She tweeted, "Last night the District failed to deploy the necessary resources in response to the snow - for that I am sorry."
She also held a press conference reiterating the same information, and assuring the residents that the city is prepared for the upcoming blizzard.
"We believe that we did not provide adequate resources at a time when it could (have made) a difference in last evening's commute. We should have been out with more resources," she told reporters.
Later Thursday, she told CNN's Wolf Blitzer on "The Situation Room" that the city has been preparing all week for the storm, saying that she's declared a state of emergency in Washington and has moved the snow operation to make it a Homeland Security and Emergency Management event. She also has advised D.C. residents to be prepared to be indoors for 36 hours.
"We want people to stay off the roads tomorrow," she said. "This is not just a snow storm, it's a blizzard. And in fact, what is forecast is an amount of snow that we haven't had in Washington in 90 years."
She also said that she knows Washington residents should have expected better snow services from the city.
Even President Barack Obama was affected by the snowy streets as his motorcade made its way from Joint Base Andrews to the White House. Motorcade vans skidded and slipped on the icy roads, making contact with the curbs and the drive, which normally takes about 25 minutes, instead took an hour.
White House Press Secretary Josh Earnest said the White House is confident that Washington is preparing adequately for the storm.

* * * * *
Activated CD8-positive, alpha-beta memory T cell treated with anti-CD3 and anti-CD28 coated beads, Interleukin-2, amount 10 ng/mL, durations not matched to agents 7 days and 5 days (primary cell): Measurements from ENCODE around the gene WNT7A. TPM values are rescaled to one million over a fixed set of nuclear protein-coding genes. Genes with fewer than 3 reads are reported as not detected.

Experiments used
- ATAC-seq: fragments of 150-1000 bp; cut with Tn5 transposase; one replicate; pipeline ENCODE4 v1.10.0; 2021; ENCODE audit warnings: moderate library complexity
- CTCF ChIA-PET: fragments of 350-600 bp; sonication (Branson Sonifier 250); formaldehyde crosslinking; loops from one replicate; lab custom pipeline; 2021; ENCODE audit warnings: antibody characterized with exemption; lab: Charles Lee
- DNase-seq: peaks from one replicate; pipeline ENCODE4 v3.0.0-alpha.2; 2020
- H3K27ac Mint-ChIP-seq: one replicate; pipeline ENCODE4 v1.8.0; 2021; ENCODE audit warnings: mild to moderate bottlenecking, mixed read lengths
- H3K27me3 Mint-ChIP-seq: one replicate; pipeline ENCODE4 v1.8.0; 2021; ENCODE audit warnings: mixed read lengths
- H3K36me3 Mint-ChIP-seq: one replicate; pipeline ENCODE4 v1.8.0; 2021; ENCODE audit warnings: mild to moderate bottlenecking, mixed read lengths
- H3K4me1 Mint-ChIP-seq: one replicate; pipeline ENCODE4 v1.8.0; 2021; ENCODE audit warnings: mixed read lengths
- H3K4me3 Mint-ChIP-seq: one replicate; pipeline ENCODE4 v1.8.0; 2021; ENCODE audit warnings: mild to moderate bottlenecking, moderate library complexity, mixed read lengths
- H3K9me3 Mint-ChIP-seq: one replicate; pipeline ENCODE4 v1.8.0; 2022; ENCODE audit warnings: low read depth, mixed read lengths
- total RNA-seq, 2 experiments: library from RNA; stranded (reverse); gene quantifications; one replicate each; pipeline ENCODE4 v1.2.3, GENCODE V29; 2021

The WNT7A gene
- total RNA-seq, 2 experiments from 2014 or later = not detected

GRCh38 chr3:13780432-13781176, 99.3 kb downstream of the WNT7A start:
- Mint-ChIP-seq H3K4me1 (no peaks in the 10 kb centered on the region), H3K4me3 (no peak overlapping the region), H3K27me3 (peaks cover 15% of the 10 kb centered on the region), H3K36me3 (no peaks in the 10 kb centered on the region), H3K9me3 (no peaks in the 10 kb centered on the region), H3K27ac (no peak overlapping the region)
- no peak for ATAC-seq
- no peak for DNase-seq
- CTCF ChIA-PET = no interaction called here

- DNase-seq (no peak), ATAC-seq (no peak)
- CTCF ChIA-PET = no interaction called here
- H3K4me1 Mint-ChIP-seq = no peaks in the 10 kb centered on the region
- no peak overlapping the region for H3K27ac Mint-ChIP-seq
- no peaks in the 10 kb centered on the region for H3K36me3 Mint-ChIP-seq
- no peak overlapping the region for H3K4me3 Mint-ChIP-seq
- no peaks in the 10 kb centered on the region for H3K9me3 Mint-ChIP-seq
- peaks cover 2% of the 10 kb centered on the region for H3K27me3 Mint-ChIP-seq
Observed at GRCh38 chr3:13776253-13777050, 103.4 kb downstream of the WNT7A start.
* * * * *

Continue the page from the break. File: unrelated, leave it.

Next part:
Obama, Earnest said, is likely to ride out the storm "warm and toasty here inside the White House."
Boston Mayor Marty Walsh was at the White House Thursday to meet with Obama and said he would offer Bowser to borrow recently purchased truck-mounted snow blowers when he sees her later in the day.
"Number one, I think that's the best thing you can do, get on TV and talk about what the preparation is," he said. "When I see the mayor later, I'm going to offer to her if she needs these snow blowers to come to the city to help her. We will help."
Bowser told CNN she is look that she is looking for all the help the city can get for the event.
The snow is expected to hit Washington on Friday and lock down residents in the city to their homes. Officials have recommended residents stock up on food and other necessities in the case that power goes out in the city.
Blizzard watches now cover the Washington, Baltimore, Philadelphia and New York City metro areas, or nearly 30 million people, according to the National Weather Service.